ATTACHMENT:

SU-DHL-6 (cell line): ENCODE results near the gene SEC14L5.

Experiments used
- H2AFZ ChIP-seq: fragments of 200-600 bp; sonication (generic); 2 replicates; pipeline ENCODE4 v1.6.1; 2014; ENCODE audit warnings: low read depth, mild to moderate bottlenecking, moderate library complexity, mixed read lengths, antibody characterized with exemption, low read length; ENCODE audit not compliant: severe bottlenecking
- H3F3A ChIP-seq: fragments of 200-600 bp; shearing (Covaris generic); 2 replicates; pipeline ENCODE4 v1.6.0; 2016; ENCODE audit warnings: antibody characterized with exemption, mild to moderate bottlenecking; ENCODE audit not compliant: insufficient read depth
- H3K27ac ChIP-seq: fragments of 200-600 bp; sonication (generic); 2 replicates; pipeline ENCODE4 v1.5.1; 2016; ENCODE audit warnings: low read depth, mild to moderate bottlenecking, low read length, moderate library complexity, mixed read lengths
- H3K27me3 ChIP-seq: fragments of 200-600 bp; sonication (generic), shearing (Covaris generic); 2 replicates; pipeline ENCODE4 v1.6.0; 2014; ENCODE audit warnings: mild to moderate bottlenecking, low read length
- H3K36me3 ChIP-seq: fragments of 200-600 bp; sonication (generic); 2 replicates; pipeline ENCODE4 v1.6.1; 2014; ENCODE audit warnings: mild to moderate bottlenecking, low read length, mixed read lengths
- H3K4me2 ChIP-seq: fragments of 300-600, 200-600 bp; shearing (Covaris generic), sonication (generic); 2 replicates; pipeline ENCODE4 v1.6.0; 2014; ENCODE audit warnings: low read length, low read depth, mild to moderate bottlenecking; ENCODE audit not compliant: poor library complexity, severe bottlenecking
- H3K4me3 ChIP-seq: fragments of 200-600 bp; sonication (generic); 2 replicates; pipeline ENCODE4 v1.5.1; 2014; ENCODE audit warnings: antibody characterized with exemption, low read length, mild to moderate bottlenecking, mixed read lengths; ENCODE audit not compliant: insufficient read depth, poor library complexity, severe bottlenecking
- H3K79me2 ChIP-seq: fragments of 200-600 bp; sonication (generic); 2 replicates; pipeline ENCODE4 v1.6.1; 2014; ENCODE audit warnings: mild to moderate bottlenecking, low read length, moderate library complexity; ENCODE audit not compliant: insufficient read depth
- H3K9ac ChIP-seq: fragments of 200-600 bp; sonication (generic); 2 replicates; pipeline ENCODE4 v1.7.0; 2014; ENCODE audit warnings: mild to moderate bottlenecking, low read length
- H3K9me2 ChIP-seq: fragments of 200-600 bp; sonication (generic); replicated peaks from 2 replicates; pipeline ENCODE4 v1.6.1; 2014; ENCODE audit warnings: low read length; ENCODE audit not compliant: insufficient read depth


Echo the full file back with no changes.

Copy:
SU-DHL-6 (cell line): ENCODE results near the gene SEC14L5.

Experiments used
- H2AFZ ChIP-seq: fragments of 200-600 bp; sonication (generic); 2 replicates; pipeline ENCODE4 v1.6.1; 2014; ENCODE audit warnings: low read depth, mild to moderate bottlenecking, moderate library complexity, mixed read lengths, antibody characterized with exemption, low read length; ENCODE audit not compliant: severe bottlenecking
- H3F3A ChIP-seq: fragments of 200-600 bp; shearing (Covaris generic); 2 replicates; pipeline ENCODE4 v1.6.0; 2016; ENCODE audit warnings: antibody characterized with exemption, mild to moderate bottlenecking; ENCODE audit not compliant: insufficient read depth
- H3K27ac ChIP-seq: fragments of 200-600 bp; sonication (generic); 2 replicates; pipeline ENCODE4 v1.5.1; 2016; ENCODE audit warnings: low read depth, mild to moderate bottlenecking, low read length, moderate library complexity, mixed read lengths
- H3K27me3 ChIP-seq: fragments of 200-600 bp; sonication (generic), shearing (Covaris generic); 2 replicates; pipeline ENCODE4 v1.6.0; 2014; ENCODE audit warnings: mild to moderate bottlenecking, low read length
- H3K36me3 ChIP-seq: fragments of 200-600 bp; sonication (generic); 2 replicates; pipeline ENCODE4 v1.6.1; 2014; ENCODE audit warnings: mild to moderate bottlenecking, low read length, mixed read lengths
- H3K4me2 ChIP-seq: fragments of 300-600, 200-600 bp; shearing (Covaris generic), sonication (generic); 2 replicates; pipeline ENCODE4 v1.6.0; 2014; ENCODE audit warnings: low read length, low read depth, mild to moderate bottlenecking; ENCODE audit not compliant: poor library complexity, severe bottlenecking
- H3K4me3 ChIP-seq: fragments of 200-600 bp; sonication (generic); 2 replicates; pipeline ENCODE4 v1.5.1; 2014; ENCODE audit warnings: antibody characterized with exemption, low read length, mild to moderate bottlenecking, mixed read lengths; ENCODE audit not compliant: insufficient read depth, poor library complexity, severe bottlenecking
- H3K79me2 ChIP-seq: fragments of 200-600 bp; sonication (generic); 2 replicates; pipeline ENCODE4 v1.6.1; 2014; ENCODE audit warnings: mild to moderate bottlenecking, low read length, moderate library complexity; ENCODE audit not compliant: insufficient read depth
- H3K9ac ChIP-seq: fragments of 200-600 bp; sonication (generic); 2 replicates; pipeline ENCODE4 v1.7.0; 2014; ENCODE audit warnings: mild to moderate bottlenecking, low read length
- H3K9me2 ChIP-seq: fragments of 200-600 bp; sonication (generic); replicated peaks from 2 replicates; pipeline ENCODE4 v1.6.1; 2014; ENCODE audit warnings: low read length; ENCODE audit not compliant: insufficient read depth